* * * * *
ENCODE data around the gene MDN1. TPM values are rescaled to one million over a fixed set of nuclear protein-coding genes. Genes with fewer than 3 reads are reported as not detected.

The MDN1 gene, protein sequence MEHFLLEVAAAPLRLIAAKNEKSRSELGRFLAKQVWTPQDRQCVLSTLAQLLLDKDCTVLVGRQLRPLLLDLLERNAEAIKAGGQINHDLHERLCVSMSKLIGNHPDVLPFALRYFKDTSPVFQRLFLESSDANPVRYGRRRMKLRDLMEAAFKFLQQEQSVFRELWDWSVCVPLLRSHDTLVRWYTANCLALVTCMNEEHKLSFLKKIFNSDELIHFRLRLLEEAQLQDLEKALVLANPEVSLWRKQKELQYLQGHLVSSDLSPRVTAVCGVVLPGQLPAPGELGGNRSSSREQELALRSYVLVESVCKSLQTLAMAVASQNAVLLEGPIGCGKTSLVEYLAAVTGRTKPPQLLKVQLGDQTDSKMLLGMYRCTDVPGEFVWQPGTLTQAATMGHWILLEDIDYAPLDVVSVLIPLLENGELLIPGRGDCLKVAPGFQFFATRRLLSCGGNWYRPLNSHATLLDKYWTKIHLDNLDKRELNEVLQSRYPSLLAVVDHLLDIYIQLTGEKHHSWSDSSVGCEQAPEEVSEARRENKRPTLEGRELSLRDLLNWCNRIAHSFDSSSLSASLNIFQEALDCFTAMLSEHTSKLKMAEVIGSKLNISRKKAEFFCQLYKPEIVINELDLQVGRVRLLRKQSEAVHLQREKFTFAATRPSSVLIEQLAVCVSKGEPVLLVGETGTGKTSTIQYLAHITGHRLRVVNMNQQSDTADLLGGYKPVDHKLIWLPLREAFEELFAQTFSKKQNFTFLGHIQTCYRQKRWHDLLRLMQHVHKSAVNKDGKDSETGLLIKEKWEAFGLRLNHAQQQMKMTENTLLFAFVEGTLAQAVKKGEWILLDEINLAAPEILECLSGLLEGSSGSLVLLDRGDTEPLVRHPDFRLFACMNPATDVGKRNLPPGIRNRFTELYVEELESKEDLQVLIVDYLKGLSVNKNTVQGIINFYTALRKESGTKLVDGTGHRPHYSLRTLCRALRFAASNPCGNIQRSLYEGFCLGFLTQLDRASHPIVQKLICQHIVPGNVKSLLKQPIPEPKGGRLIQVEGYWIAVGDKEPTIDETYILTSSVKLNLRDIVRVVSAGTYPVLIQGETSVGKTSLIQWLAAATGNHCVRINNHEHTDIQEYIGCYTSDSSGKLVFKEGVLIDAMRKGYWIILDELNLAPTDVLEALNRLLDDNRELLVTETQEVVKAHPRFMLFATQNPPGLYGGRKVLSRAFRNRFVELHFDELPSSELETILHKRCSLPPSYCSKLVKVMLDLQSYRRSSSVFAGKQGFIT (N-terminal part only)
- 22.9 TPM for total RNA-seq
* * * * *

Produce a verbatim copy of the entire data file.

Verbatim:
ENCODE data around the gene MDN1. TPM values are rescaled to one million over a fixed set of nuclear protein-coding genes. Genes with fewer than 3 reads are reported as not detected.

The MDN1 gene, protein sequence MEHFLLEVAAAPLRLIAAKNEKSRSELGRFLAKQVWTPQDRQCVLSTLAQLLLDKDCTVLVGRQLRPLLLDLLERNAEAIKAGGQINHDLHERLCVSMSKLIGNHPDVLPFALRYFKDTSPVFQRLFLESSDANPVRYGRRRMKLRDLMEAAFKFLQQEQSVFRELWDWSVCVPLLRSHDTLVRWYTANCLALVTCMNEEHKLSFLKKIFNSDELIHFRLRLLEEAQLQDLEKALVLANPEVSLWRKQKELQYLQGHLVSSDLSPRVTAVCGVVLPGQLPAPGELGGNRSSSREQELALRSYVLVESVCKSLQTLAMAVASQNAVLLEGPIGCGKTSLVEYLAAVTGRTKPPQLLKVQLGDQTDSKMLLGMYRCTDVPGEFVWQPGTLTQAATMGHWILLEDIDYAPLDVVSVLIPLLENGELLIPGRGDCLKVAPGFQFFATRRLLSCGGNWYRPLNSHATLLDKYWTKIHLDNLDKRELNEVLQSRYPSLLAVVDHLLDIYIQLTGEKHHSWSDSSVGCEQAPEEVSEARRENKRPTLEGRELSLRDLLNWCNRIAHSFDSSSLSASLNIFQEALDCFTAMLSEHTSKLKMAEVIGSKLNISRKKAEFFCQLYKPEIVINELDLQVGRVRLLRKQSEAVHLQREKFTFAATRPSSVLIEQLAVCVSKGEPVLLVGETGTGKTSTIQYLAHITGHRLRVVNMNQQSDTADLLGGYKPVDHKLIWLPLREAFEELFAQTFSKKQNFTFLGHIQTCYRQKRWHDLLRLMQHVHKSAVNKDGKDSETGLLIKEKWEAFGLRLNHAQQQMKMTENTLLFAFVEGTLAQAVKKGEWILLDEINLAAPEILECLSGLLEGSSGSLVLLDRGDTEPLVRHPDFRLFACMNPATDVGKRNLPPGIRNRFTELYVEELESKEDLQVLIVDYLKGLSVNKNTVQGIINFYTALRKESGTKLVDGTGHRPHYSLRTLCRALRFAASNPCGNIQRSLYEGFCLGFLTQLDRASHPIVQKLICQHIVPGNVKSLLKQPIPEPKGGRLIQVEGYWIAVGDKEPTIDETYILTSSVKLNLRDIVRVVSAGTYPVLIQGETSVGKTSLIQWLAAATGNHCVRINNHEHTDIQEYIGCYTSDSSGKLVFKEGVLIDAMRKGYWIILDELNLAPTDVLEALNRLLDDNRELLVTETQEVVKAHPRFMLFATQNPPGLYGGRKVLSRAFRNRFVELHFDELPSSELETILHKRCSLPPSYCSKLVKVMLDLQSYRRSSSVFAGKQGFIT (N-terminal part only)
- 22.9 TPM for total RNA-seq